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Published on April 17, 2024
Arizona Congressman Ruben Gallego Calls on Dairy Giant for Sustainable Water Practices in WillcoxSource: Google Street View

Arizona congressman Ruben Gallego has put a dairy giant on blast, demanding that it becomes a better guardian of the state's precious water resources. In a stern letter addressed to Riverview, LLP, Gallego, representing Arizona's 3rd congressional district, has called out the company for its water management practices at its massive dairy farm near Willcox, which sprawls across 51,000 acres. The demand comes on the heels of rising anxiety among Cochise County residents who are worried sick over the depletion of the Douglas and Willcox groundwater basins, concerns that were brought to light during a town hall meeting with Attorney General Kris Mayes.

According to Gallego's office, the congressman urged Riverview to reflect on its operations and “pursue any possible improvements” to secure the longevity of water supplies in the region, not just for the company, but for the local community as a whole. The letter, which was made public on the congressman's website, posed pointed questions to the Minnesota-based firm about the measures it's taking to conserve water, its collaboration with local and state authorities on solutions, and how it plans to address the residents' concerns regarding the company’s water usage.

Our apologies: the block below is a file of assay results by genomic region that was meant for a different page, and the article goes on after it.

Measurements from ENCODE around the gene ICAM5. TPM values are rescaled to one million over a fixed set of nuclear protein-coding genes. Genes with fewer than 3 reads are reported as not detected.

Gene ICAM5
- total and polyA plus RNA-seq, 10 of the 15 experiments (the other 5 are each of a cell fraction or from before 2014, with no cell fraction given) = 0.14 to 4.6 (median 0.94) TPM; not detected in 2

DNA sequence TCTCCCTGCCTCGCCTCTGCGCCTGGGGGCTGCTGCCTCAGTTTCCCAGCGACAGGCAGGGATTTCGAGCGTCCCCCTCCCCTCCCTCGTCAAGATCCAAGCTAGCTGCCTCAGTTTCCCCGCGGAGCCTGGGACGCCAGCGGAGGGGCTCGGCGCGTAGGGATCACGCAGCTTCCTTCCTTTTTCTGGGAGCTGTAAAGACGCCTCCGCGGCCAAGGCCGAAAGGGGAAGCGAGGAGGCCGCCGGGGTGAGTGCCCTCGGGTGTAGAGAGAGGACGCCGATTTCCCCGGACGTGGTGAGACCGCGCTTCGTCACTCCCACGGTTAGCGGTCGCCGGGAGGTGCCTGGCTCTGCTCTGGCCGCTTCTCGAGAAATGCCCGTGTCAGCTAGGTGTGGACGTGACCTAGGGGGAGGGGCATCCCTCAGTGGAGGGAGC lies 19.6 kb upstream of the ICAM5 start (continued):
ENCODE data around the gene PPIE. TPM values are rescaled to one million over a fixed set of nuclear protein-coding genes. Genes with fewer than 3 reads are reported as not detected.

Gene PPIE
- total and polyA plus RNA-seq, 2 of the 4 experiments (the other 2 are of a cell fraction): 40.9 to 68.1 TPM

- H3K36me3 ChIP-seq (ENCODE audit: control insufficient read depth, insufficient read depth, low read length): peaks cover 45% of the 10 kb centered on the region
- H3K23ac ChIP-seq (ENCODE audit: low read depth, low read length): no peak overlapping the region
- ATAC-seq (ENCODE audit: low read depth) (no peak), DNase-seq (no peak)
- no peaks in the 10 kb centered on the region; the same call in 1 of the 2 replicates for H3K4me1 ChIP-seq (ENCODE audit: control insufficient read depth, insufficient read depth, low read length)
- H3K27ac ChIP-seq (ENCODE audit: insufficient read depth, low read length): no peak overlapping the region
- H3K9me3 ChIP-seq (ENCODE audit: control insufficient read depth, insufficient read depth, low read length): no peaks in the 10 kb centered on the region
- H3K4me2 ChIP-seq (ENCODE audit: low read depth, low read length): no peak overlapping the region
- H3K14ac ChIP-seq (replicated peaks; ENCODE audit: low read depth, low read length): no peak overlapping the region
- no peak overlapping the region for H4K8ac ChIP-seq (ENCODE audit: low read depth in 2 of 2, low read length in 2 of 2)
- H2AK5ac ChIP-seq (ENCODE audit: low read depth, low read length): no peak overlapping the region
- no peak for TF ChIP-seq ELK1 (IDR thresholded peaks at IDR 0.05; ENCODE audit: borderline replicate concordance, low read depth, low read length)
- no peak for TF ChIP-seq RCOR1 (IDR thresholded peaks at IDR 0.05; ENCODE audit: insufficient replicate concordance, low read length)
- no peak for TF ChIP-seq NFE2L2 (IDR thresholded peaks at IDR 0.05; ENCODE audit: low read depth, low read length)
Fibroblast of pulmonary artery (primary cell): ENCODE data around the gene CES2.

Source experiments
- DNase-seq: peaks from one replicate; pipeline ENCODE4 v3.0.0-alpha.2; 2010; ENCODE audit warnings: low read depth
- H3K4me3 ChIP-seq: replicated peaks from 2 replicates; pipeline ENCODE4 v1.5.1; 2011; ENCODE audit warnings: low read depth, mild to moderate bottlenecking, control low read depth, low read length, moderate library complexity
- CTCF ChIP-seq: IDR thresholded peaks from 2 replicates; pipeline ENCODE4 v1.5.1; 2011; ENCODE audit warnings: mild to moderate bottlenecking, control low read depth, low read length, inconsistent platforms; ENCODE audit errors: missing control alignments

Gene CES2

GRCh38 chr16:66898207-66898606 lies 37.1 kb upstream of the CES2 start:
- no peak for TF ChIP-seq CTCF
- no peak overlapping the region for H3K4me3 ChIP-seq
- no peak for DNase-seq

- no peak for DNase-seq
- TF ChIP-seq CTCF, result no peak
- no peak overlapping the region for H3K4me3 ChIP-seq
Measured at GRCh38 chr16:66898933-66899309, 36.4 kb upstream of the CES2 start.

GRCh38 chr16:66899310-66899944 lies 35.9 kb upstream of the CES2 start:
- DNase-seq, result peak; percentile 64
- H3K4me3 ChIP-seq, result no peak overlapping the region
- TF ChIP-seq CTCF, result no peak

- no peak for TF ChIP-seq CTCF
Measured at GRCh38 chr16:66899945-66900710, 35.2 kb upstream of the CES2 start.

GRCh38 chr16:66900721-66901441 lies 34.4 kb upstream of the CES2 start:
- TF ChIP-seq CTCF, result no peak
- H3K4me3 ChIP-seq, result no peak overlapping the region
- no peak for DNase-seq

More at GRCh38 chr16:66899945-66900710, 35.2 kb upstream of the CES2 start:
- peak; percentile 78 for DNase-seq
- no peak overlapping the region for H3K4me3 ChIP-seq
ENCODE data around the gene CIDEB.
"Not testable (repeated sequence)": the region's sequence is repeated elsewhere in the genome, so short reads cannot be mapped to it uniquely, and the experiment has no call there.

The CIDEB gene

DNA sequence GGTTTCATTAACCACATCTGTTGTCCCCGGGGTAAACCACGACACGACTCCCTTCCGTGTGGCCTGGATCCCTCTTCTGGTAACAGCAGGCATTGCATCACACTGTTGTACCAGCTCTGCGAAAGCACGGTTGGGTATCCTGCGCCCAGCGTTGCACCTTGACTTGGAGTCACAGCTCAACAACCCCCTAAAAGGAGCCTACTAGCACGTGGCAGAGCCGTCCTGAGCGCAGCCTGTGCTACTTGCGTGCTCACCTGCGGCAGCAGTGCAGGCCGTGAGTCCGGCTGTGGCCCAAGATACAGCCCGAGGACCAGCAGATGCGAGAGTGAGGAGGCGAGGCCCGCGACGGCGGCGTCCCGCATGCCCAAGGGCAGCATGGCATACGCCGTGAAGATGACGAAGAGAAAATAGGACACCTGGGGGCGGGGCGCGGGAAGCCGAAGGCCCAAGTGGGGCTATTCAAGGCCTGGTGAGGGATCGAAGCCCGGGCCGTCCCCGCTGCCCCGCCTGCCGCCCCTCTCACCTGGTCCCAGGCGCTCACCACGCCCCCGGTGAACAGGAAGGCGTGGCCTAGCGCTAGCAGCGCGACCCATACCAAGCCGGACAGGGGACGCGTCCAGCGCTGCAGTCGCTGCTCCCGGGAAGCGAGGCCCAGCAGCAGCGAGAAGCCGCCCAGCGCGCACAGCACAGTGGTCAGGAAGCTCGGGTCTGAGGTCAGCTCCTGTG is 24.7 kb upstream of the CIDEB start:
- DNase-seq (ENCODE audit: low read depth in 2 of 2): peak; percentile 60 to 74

Putting his track record on display, Gallego flaunted his leadership around congressional efforts involving smart water technologies, hinting at the potential for such innovations in Riverview's operations. Gallego emphasized Arizona's agricultural community's advancement in water conservation and innovation, challenging Riverview to join this legacy by prioritizing efficient groundwater use in its facilities.

A champion for rural groundwater, Gallego has previously introduced legislation aiming to prevent the misuse of water resources, aptly named the Domestic Water Protection Act. His pitched battle against the abuse of water has been especially targeted at safeguarding against foreign entities that may exploit Arizona's drought-prone environment. "I encourage you to prioritize efficient groundwater use in your facilities moving forward," Gallego writes in the letter, "The water supply and long-term growth of the region may depend on it."